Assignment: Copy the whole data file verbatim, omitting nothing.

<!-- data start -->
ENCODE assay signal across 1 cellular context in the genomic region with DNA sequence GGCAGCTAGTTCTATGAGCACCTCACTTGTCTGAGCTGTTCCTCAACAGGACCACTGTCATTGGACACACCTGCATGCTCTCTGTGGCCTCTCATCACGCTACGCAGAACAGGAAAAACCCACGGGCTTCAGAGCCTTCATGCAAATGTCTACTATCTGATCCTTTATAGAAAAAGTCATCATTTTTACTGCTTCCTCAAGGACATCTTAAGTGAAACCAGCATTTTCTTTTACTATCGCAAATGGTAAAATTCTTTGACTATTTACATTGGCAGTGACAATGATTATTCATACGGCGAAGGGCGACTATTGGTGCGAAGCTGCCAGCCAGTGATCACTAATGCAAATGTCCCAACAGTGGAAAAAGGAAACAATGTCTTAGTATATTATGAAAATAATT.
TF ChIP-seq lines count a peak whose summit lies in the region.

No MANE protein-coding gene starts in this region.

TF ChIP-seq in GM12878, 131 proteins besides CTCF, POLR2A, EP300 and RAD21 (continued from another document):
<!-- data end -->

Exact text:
ENCODE assay signal across 1 cellular context in the genomic region with DNA sequence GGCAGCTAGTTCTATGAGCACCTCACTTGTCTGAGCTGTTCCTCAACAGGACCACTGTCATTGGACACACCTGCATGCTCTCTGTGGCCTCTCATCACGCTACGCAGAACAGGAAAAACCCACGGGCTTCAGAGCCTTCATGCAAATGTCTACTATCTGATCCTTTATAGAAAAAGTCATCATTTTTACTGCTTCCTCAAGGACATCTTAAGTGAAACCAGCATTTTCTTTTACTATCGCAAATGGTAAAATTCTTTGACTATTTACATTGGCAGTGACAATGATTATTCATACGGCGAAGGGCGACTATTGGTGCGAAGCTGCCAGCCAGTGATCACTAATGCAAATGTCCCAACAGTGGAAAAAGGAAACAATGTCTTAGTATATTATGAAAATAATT.
TF ChIP-seq lines count a peak whose summit lies in the region.

No MANE protein-coding gene starts in this region.

TF ChIP-seq in GM12878, 131 proteins besides CTCF, POLR2A, EP300 and RAD21 (continued from another document):